GDP, CPI and unemployment rate: thermometers to measure the health of a country

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GDP, CPI and unemployment rate: thermometers to measure the health of a country

Macroeconomics studies the behavior of the whole economy in general and allows us to understand why some countries prosper and grow while others fail to reach acceptable quality of life levels for their inhabitants. Why does this happen? GDP or CPI may be concepts that sound like Chinese, but they are really important.

John Maynard Keynes, in his book “General Theory of Occupation, Interest and Money” (1936) posed three questions : Why do production and employment sometimes decrease and how can unemployment be reduced? What are the causes of inflation and how can it be kept under control? How can a country increase its growth rate?

To answer these questions and offer their citizens optimal living standards, the governments of the different countries apply economic policies that revolve mainly around production, prices and employment . These are not the only economic aspects that should be monitored by the states, but the most important.

What are the GDP, CPI and the unemployment rate?

The question is, how are these variables monitored? There are three thermometers or indicators used to measure the health of a country : the Gross Domestic Product (GDP), the Consumer Price Index (CPI) and the activity, unemployment and occupation rates.

  • GDP is the monetary value of all final goods and services produced by a country in a year. Measures the value of a country’s production.
  • The CPI indicates how prices evolve and indicates whether or not there is inflation in an economy.
  • The activity, unemployment and occupation rates indicate the employment level of a country.

The main objectives of all governments are to achieve high rates of GDP growth, contain the CPI at values ​​close to 2% (according to the wishes of the European Central Bank) and achieve full employment, for which it is about reducing the unemployment rate to the minimum possible value.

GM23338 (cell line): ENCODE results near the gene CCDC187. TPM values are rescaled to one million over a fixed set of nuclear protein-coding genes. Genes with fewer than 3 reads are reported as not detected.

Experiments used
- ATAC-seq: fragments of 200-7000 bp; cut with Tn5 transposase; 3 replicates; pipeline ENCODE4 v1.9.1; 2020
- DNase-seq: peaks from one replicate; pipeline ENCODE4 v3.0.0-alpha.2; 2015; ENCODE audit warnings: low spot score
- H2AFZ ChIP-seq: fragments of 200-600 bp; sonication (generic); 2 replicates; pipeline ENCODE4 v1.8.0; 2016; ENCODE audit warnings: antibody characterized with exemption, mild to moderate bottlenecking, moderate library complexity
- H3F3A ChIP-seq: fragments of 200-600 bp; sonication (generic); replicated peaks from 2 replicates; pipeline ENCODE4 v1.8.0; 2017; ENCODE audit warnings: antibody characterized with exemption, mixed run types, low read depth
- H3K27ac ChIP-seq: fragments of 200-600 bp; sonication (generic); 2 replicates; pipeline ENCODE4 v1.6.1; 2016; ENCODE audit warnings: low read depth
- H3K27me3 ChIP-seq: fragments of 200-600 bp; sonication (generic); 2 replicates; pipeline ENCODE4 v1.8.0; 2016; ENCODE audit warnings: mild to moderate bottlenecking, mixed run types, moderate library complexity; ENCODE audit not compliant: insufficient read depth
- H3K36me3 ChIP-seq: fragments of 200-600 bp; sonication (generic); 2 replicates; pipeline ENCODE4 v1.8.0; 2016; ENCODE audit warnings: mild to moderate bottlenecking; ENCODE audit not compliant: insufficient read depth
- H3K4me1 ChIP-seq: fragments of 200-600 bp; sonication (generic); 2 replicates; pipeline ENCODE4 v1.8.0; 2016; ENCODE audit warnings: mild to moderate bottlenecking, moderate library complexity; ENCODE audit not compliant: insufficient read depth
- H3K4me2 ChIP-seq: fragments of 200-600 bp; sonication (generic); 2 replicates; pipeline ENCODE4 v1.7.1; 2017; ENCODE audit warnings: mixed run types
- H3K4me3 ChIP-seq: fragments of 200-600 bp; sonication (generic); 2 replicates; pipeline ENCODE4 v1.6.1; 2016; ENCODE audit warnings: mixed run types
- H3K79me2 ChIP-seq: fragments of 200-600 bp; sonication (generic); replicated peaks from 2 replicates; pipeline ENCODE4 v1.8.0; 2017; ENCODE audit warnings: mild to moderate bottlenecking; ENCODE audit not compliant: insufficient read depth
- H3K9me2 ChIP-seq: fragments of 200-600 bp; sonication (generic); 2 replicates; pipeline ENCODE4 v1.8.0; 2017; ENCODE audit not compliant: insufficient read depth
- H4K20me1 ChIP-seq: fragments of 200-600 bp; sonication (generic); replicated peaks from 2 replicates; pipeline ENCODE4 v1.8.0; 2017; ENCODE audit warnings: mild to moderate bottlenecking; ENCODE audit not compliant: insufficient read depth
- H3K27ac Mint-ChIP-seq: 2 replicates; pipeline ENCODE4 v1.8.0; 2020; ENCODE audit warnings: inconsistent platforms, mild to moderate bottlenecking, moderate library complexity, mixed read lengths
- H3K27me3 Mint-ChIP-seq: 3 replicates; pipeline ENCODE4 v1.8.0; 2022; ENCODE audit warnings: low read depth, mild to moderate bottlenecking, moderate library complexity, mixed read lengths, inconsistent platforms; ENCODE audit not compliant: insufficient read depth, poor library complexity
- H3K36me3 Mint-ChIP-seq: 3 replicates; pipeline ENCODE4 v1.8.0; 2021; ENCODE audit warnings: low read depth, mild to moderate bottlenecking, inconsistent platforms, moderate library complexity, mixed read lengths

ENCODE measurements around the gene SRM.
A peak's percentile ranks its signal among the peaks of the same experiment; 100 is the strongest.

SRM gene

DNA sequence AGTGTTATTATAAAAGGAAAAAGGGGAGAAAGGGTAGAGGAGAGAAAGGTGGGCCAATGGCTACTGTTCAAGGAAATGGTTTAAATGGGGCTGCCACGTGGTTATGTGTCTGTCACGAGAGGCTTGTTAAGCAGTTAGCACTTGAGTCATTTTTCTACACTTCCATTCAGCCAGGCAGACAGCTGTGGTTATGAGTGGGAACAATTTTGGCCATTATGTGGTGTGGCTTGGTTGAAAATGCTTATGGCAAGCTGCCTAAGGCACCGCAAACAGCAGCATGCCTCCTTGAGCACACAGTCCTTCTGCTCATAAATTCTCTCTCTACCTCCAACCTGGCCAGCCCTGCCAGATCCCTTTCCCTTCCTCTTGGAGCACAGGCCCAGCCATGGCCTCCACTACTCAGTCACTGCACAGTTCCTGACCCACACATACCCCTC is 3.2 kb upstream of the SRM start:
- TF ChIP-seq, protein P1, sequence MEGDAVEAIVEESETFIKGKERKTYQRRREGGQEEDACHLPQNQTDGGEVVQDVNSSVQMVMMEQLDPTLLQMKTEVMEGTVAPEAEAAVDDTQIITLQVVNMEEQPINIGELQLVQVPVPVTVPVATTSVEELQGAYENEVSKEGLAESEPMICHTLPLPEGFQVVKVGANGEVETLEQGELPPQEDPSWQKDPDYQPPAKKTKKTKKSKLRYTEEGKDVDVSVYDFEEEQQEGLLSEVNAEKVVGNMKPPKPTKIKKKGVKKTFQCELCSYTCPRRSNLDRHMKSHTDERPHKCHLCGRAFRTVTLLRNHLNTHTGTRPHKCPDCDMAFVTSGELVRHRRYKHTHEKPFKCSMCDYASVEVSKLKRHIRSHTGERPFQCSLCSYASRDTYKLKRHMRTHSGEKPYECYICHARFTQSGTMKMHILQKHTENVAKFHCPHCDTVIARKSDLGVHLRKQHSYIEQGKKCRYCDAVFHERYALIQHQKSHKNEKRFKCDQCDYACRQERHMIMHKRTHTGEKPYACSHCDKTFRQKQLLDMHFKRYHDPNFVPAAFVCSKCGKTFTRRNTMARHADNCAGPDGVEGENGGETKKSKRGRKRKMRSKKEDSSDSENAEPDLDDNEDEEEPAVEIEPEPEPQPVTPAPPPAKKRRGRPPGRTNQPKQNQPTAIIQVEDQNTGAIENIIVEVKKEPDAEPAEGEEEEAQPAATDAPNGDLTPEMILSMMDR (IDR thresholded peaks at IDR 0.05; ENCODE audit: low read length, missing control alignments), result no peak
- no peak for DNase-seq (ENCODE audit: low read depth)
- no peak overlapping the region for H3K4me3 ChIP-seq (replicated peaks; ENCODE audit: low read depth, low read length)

The importance of economic indicators

The fact that there is economic growth in a country means that this is increasing the production of goods and services and, therefore, the profits of companies. This translates into employment, so families will have more money to consume, which will allow them to improve their quality of life and well-being.

On the other hand, if inflation is controlled, families will have it easier to reach the end of the month. Our retirees will also benefit because their pensions will not lose purchasing power. The companies, meanwhile, will not have to worry about the oscillations in the prices of the productive factors, especially the raw materials.

Finally, if high activity rates are achieved and the unemployment rate is reduced , the income of families will grow. By increasing the consumption of these, companies will also increase their sales and obtain greater benefits, which will contribute to more employment. On the other hand, having fewer unemployed governments will have to allocate less money to unemployment benefits and may allocate that money to other issues, such as education or health.

In short, when news reports that the GDP is growing, that inflation is controlled and that the unemployment rate is shrinking, and all this is happening now in Spain, good news for everyone: consumers, businesses and government.